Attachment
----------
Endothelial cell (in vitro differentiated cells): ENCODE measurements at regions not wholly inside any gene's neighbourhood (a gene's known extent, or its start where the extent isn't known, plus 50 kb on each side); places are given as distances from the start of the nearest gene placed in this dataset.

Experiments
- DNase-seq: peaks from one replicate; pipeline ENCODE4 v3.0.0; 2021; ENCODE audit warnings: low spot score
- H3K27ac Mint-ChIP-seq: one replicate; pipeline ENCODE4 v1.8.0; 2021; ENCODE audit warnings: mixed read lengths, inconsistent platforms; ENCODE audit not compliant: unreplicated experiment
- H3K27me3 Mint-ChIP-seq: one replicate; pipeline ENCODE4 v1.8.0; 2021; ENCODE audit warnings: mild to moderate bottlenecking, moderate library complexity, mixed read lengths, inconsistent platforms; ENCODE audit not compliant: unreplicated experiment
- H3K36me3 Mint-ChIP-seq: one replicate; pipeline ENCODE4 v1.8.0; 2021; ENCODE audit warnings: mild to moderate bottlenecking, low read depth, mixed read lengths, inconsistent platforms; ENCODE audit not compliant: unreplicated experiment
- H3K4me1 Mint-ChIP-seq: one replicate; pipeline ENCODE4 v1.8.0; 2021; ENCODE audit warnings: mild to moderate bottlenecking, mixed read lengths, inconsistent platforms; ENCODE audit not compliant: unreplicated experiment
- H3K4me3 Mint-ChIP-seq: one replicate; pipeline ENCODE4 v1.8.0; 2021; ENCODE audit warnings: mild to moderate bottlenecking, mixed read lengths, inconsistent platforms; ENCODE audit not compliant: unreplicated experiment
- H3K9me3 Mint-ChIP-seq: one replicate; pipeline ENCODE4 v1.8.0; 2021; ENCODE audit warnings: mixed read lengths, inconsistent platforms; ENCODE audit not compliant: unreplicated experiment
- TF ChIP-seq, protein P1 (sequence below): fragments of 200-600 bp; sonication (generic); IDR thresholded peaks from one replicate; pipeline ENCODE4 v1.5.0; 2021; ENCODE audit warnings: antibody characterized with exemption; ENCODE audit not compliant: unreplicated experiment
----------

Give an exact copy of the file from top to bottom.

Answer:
Endothelial cell (in vitro differentiated cells): ENCODE measurements at regions not wholly inside any gene's neighbourhood (a gene's known extent, or its start where the extent isn't known, plus 50 kb on each side); places are given as distances from the start of the nearest gene placed in this dataset.

Experiments
- DNase-seq: peaks from one replicate; pipeline ENCODE4 v3.0.0; 2021; ENCODE audit warnings: low spot score
- H3K27ac Mint-ChIP-seq: one replicate; pipeline ENCODE4 v1.8.0; 2021; ENCODE audit warnings: mixed read lengths, inconsistent platforms; ENCODE audit not compliant: unreplicated experiment
- H3K27me3 Mint-ChIP-seq: one replicate; pipeline ENCODE4 v1.8.0; 2021; ENCODE audit warnings: mild to moderate bottlenecking, moderate library complexity, mixed read lengths, inconsistent platforms; ENCODE audit not compliant: unreplicated experiment
- H3K36me3 Mint-ChIP-seq: one replicate; pipeline ENCODE4 v1.8.0; 2021; ENCODE audit warnings: mild to moderate bottlenecking, low read depth, mixed read lengths, inconsistent platforms; ENCODE audit not compliant: unreplicated experiment
- H3K4me1 Mint-ChIP-seq: one replicate; pipeline ENCODE4 v1.8.0; 2021; ENCODE audit warnings: mild to moderate bottlenecking, mixed read lengths, inconsistent platforms; ENCODE audit not compliant: unreplicated experiment
- H3K4me3 Mint-ChIP-seq: one replicate; pipeline ENCODE4 v1.8.0; 2021; ENCODE audit warnings: mild to moderate bottlenecking, mixed read lengths, inconsistent platforms; ENCODE audit not compliant: unreplicated experiment
- H3K9me3 Mint-ChIP-seq: one replicate; pipeline ENCODE4 v1.8.0; 2021; ENCODE audit warnings: mixed read lengths, inconsistent platforms; ENCODE audit not compliant: unreplicated experiment
- TF ChIP-seq, protein P1 (sequence below): fragments of 200-600 bp; sonication (generic); IDR thresholded peaks from one replicate; pipeline ENCODE4 v1.5.0; 2021; ENCODE audit warnings: antibody characterized with exemption; ENCODE audit not compliant: unreplicated experiment